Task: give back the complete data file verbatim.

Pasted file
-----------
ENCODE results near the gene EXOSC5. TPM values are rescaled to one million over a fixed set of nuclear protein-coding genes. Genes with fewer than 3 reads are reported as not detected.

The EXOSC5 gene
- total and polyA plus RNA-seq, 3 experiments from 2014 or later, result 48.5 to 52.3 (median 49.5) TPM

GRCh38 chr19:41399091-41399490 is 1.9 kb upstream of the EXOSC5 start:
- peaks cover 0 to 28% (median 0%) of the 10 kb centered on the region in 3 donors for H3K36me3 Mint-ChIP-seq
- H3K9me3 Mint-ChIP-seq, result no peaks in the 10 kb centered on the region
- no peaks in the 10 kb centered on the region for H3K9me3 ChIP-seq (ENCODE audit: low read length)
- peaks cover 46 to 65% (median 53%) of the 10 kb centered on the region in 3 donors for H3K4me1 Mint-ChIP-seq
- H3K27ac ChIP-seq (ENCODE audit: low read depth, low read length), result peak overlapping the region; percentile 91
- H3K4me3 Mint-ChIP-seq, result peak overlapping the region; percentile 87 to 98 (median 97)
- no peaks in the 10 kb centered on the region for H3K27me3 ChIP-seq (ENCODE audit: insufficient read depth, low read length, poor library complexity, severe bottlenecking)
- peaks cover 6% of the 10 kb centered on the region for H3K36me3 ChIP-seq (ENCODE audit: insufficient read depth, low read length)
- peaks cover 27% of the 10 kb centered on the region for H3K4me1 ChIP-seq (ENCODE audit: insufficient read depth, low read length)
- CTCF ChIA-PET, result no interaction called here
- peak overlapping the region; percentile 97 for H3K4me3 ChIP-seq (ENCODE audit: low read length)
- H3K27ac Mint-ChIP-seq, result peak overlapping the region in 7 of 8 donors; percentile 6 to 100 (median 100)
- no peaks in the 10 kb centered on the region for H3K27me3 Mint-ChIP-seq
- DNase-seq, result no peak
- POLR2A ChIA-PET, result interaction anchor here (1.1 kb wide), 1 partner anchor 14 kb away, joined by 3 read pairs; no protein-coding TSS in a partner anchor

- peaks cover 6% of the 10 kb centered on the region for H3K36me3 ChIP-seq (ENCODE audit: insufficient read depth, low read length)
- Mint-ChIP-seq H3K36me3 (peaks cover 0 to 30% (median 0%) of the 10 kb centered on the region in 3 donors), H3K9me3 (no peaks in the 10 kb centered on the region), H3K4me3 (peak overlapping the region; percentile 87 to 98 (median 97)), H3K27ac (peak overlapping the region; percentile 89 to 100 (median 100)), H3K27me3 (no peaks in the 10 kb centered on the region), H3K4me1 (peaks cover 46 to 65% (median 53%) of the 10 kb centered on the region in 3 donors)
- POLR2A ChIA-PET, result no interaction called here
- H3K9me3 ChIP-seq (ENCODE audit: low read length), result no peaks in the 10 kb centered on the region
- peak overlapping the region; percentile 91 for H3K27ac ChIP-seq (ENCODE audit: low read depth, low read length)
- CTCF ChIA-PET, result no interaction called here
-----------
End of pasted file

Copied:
ENCODE results near the gene EXOSC5. TPM values are rescaled to one million over a fixed set of nuclear protein-coding genes. Genes with fewer than 3 reads are reported as not detected.

The EXOSC5 gene
- total and polyA plus RNA-seq, 3 experiments from 2014 or later, result 48.5 to 52.3 (median 49.5) TPM

GRCh38 chr19:41399091-41399490 is 1.9 kb upstream of the EXOSC5 start:
- peaks cover 0 to 28% (median 0%) of the 10 kb centered on the region in 3 donors for H3K36me3 Mint-ChIP-seq
- H3K9me3 Mint-ChIP-seq, result no peaks in the 10 kb centered on the region
- no peaks in the 10 kb centered on the region for H3K9me3 ChIP-seq (ENCODE audit: low read length)
- peaks cover 46 to 65% (median 53%) of the 10 kb centered on the region in 3 donors for H3K4me1 Mint-ChIP-seq
- H3K27ac ChIP-seq (ENCODE audit: low read depth, low read length), result peak overlapping the region; percentile 91
- H3K4me3 Mint-ChIP-seq, result peak overlapping the region; percentile 87 to 98 (median 97)
- no peaks in the 10 kb centered on the region for H3K27me3 ChIP-seq (ENCODE audit: insufficient read depth, low read length, poor library complexity, severe bottlenecking)
- peaks cover 6% of the 10 kb centered on the region for H3K36me3 ChIP-seq (ENCODE audit: insufficient read depth, low read length)
- peaks cover 27% of the 10 kb centered on the region for H3K4me1 ChIP-seq (ENCODE audit: insufficient read depth, low read length)
- CTCF ChIA-PET, result no interaction called here
- peak overlapping the region; percentile 97 for H3K4me3 ChIP-seq (ENCODE audit: low read length)
- H3K27ac Mint-ChIP-seq, result peak overlapping the region in 7 of 8 donors; percentile 6 to 100 (median 100)
- no peaks in the 10 kb centered on the region for H3K27me3 Mint-ChIP-seq
- DNase-seq, result no peak
- POLR2A ChIA-PET, result interaction anchor here (1.1 kb wide), 1 partner anchor 14 kb away, joined by 3 read pairs; no protein-coding TSS in a partner anchor

- peaks cover 6% of the 10 kb centered on the region for H3K36me3 ChIP-seq (ENCODE audit: insufficient read depth, low read length)
- Mint-ChIP-seq H3K36me3 (peaks cover 0 to 30% (median 0%) of the 10 kb centered on the region in 3 donors), H3K9me3 (no peaks in the 10 kb centered on the region), H3K4me3 (peak overlapping the region; percentile 87 to 98 (median 97)), H3K27ac (peak overlapping the region; percentile 89 to 100 (median 100)), H3K27me3 (no peaks in the 10 kb centered on the region), H3K4me1 (peaks cover 46 to 65% (median 53%) of the 10 kb centered on the region in 3 donors)
- POLR2A ChIA-PET, result no interaction called here
- H3K9me3 ChIP-seq (ENCODE audit: low read length), result no peaks in the 10 kb centered on the region
- peak overlapping the region; percentile 91 for H3K27ac ChIP-seq (ENCODE audit: low read depth, low read length)
- CTCF ChIA-PET, result no interaction called here